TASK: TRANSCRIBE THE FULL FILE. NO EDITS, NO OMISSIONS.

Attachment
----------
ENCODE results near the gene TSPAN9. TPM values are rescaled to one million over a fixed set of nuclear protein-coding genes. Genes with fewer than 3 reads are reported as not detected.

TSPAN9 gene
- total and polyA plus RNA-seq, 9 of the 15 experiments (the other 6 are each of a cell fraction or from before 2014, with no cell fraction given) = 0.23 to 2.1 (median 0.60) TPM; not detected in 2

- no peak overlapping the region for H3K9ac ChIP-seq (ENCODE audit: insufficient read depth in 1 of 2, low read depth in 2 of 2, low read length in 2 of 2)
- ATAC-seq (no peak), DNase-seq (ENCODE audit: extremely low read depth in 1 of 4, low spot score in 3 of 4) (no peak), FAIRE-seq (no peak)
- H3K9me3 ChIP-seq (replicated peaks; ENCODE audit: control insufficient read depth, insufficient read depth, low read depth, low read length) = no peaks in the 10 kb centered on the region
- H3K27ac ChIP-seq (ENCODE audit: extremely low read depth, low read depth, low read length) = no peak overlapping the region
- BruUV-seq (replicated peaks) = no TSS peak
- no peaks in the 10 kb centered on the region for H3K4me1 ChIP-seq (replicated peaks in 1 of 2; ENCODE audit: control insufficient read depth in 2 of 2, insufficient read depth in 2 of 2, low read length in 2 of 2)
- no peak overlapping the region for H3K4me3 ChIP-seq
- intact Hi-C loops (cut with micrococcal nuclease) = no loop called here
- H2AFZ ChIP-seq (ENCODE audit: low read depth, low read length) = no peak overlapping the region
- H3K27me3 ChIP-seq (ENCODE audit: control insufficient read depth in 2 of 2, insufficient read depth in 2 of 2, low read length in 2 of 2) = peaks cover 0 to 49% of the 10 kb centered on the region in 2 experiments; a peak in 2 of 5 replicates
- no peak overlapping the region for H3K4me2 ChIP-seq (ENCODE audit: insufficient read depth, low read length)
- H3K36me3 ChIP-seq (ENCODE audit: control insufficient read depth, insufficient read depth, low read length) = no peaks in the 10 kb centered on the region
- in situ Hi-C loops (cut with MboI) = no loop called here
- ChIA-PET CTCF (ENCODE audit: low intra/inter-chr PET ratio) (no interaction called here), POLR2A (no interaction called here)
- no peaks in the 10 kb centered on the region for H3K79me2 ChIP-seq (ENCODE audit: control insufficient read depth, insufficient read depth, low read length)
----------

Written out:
ENCODE results near the gene TSPAN9. TPM values are rescaled to one million over a fixed set of nuclear protein-coding genes. Genes with fewer than 3 reads are reported as not detected.

TSPAN9 gene
- total and polyA plus RNA-seq, 9 of the 15 experiments (the other 6 are each of a cell fraction or from before 2014, with no cell fraction given) = 0.23 to 2.1 (median 0.60) TPM; not detected in 2

- no peak overlapping the region for H3K9ac ChIP-seq (ENCODE audit: insufficient read depth in 1 of 2, low read depth in 2 of 2, low read length in 2 of 2)
- ATAC-seq (no peak), DNase-seq (ENCODE audit: extremely low read depth in 1 of 4, low spot score in 3 of 4) (no peak), FAIRE-seq (no peak)
- H3K9me3 ChIP-seq (replicated peaks; ENCODE audit: control insufficient read depth, insufficient read depth, low read depth, low read length) = no peaks in the 10 kb centered on the region
- H3K27ac ChIP-seq (ENCODE audit: extremely low read depth, low read depth, low read length) = no peak overlapping the region
- BruUV-seq (replicated peaks) = no TSS peak
- no peaks in the 10 kb centered on the region for H3K4me1 ChIP-seq (replicated peaks in 1 of 2; ENCODE audit: control insufficient read depth in 2 of 2, insufficient read depth in 2 of 2, low read length in 2 of 2)
- no peak overlapping the region for H3K4me3 ChIP-seq
- intact Hi-C loops (cut with micrococcal nuclease) = no loop called here
- H2AFZ ChIP-seq (ENCODE audit: low read depth, low read length) = no peak overlapping the region
- H3K27me3 ChIP-seq (ENCODE audit: control insufficient read depth in 2 of 2, insufficient read depth in 2 of 2, low read length in 2 of 2) = peaks cover 0 to 49% of the 10 kb centered on the region in 2 experiments; a peak in 2 of 5 replicates
- no peak overlapping the region for H3K4me2 ChIP-seq (ENCODE audit: insufficient read depth, low read length)
- H3K36me3 ChIP-seq (ENCODE audit: control insufficient read depth, insufficient read depth, low read length) = no peaks in the 10 kb centered on the region
- in situ Hi-C loops (cut with MboI) = no loop called here
- ChIA-PET CTCF (ENCODE audit: low intra/inter-chr PET ratio) (no interaction called here), POLR2A (no interaction called here)
- no peaks in the 10 kb centered on the region for H3K79me2 ChIP-seq (ENCODE audit: control insufficient read depth, insufficient read depth, low read length)